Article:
Central and Peripheral Cornea and Corneal Epithelium Characterized Using Optical Coherence Tomography and Confocal Microscopy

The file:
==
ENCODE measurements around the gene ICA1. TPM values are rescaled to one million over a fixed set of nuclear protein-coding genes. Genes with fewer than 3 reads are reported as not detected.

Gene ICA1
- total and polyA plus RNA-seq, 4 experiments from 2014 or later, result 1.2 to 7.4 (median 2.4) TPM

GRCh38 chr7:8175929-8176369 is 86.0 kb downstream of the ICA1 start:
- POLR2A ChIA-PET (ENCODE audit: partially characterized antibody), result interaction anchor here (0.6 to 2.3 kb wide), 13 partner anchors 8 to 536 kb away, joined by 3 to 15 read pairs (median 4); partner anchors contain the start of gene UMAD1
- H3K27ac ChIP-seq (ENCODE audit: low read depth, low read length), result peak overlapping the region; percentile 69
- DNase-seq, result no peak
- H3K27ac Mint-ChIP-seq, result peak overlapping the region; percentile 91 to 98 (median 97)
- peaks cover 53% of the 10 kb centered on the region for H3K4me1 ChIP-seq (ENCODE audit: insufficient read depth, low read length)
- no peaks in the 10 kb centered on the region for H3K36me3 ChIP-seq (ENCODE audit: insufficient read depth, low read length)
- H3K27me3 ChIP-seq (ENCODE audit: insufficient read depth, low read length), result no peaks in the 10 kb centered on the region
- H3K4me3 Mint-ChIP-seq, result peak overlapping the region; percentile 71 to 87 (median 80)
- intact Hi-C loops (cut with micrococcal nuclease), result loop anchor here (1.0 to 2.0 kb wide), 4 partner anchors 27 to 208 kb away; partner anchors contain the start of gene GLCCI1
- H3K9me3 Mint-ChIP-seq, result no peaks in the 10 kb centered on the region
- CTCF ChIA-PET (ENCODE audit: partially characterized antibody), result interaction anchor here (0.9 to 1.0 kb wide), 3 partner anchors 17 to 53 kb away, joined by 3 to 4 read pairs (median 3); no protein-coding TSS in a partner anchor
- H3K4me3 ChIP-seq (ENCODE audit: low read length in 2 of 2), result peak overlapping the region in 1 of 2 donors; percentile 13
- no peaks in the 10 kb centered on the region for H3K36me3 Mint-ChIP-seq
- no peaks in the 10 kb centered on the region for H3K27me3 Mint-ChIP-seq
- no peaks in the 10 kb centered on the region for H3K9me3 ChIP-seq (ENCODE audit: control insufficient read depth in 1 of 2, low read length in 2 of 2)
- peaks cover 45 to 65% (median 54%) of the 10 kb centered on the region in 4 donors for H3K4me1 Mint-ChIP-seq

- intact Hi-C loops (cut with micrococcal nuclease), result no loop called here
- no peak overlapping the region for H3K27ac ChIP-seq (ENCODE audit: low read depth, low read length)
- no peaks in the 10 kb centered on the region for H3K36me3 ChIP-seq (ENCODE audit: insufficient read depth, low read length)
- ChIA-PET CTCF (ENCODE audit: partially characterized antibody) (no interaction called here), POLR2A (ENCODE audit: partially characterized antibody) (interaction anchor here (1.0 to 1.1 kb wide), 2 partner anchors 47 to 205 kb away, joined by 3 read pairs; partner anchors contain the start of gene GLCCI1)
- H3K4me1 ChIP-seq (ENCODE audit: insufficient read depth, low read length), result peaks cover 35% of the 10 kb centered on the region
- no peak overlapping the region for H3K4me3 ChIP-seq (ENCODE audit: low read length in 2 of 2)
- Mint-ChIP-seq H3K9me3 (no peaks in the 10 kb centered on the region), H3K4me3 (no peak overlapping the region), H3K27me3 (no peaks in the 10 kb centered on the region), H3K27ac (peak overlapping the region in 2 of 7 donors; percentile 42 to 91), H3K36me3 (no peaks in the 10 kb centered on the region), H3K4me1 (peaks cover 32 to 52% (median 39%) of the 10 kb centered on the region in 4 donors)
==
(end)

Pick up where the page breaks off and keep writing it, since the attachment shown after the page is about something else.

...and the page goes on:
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Abstract Both in the closed and open eye state the superior limbus is covered by the upper lid. This region is of physiological interest and clinical importance because in chronic hypoxia, neovascularization of the cornea commonly occurs here. The limbal region in general is additionally of importance as the stem cells which are the source of the new corneal cells are located in the epithelium of the limbus and these are vital for normal functioning and are affected under certain adverse conditions. Purpose: In this experiment I examined corneal morphology in the limbal area and in particular under the upper lid in order to primarily examine the variation in the corneal limbal epithelial and total thickness as well as epithelial and endothelial cell density. Methods: I measured 30 eyes OD/OS (chosen randomly) of thirty healthy subjects aged from 18 to 55 years in the first study and twelve participants in the second study, with refractive error ≤ ±4 D and astigmatism ≤ 2 D. The thickness and cell density of five positions: superior, inferior, temporal, nasal limbal and central cornea was determined with optical coherence tomography (OCT) and confocal microscopy. At least three scans of each position were taken in both studies with OCT. At least 40 of 100 adjacent sagittal scans of each image were measured using OCT software program. In the confocal study, image J software was used to determine cell densities. Results: The epithelial and corneal limbal thickness were significantly thicker than the epithelial and central corneal thickness (p<0.05). The limbal, inferior cornea is thinner than the three other positions and the temporal region of the cornea is the thickest both in epithelial and total cornea. Epithelial cell density was significantly lower in the superior cornea than the four other positions. There was no significant difference in the endothelial cell density. Conclusions: Using OCT with high resolution and cross-sectional imaging capability and confocal microscope with high magnification, I found that the limbal cornea is significantly thicker than the central cornea both in total and in epithelial thickness. In the limbus, one might expect the superior cornea (under the lid) to be thickest (because of the expected hypoxia) whereas I found the temporal cornea was thickest. The epithelial cell density was lower in the superior cornea but there was no significant difference in cell densities in the endothelium. Further morphological investigation is of interest.